Interview: Tom Copeland of PMD & Rubyforge

This is the first in a series of interviews we're making available to the CodeSnipers community. We have been working to track down people who we thought had something valuable to say about the software development community, tools, practices, or direction. Some of the names you will recognize immediately, others you've probably never heard of, but all of them have made an impact in one way or another. Without further delay... our first victim... er... is Tom Copeland of the PMD project.

Some of our community may be familiar with the Java tool PMD, but many are not. Could you tell us a bit about PMD and your role in the project?

Sure! PMD is a utility for finding various "opportunities for improvement" in Java source code. It uses static analysis, meaning that it parses and analyses the source code without actually running the program, to find unused code, unnecessary object creation, and bad practices. You can run it using Ant/Maven/command line/various IDEs and generate text, HTML or XML reports.

Also, you can easily write your own rules to find problems specific to your environment. You can write these rules in either Java or XPath. For example, you could find all the methods in a source file with names less than 3 characters long like this:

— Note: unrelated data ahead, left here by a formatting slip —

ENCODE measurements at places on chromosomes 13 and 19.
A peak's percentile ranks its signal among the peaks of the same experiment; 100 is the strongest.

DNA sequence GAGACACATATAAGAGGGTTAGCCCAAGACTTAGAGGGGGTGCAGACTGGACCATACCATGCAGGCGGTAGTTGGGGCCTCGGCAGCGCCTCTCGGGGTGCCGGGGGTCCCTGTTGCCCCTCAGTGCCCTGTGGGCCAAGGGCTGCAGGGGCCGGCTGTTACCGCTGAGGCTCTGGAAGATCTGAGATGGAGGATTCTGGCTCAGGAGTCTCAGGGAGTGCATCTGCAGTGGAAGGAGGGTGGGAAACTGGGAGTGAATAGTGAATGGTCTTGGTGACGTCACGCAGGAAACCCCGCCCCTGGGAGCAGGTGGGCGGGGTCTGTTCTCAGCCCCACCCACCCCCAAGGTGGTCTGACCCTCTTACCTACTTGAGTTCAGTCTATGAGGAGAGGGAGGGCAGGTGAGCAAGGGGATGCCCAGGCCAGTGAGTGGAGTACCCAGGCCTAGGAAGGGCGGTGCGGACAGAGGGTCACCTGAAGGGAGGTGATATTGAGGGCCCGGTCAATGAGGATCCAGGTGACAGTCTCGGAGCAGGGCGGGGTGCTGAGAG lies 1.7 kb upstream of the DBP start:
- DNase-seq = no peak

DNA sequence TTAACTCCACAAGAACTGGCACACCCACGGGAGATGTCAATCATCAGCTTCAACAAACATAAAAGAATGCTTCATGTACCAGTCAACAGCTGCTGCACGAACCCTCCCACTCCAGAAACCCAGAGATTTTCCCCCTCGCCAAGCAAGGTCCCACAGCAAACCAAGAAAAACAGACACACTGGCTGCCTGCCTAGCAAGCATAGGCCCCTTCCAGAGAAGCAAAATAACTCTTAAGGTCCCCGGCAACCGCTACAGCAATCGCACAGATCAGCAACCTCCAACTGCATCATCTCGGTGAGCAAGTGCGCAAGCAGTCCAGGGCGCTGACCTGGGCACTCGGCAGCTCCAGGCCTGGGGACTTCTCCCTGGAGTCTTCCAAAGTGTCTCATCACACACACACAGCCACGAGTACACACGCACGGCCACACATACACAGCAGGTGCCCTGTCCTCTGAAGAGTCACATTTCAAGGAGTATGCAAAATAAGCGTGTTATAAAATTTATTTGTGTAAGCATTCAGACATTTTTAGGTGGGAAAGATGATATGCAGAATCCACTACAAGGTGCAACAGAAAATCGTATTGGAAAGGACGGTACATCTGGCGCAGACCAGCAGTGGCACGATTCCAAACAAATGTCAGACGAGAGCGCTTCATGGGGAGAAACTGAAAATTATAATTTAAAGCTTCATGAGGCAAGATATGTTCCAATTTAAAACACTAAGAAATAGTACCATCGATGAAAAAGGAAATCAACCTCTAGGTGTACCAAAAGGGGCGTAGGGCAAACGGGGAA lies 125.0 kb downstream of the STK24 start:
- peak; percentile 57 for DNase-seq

//MethodDeclarator[string-length(@Image) < 3]

There are lots of examples on the PMD web site and in "PMD Applied"... but more on that later.

David Dixon-Peugh and I started PMD back in the summer of 2002, and I've been more or less acting as lead developer/coordinator for the past two years or so.

What's the point of PMD? Does it take the place of Unit Testing?

Not at all. PMD is an adjunct to unit testing - it can find all sorts of problems that wouldn't cause a unit test failure, but are still slowing down the code. For example, this method would probably pass a unit test:

int add(int a, int b) {
 List list = new ArrayList();
 return a + b;
}

but it obviously wastes memory since it instantiates a new (and never used) ArrayList object.

Just as important is the cognitive dissonance that seeing the above code brings. Perhaps that list was at one time part of a cache or some such - but anyone seeing that code will look twice at it and wonder what all that's about. And that person may be less likely to refactor or fix other problems in that class because, you know, "huh, there's some weird stuff happening here, I don't want to dig into it right now".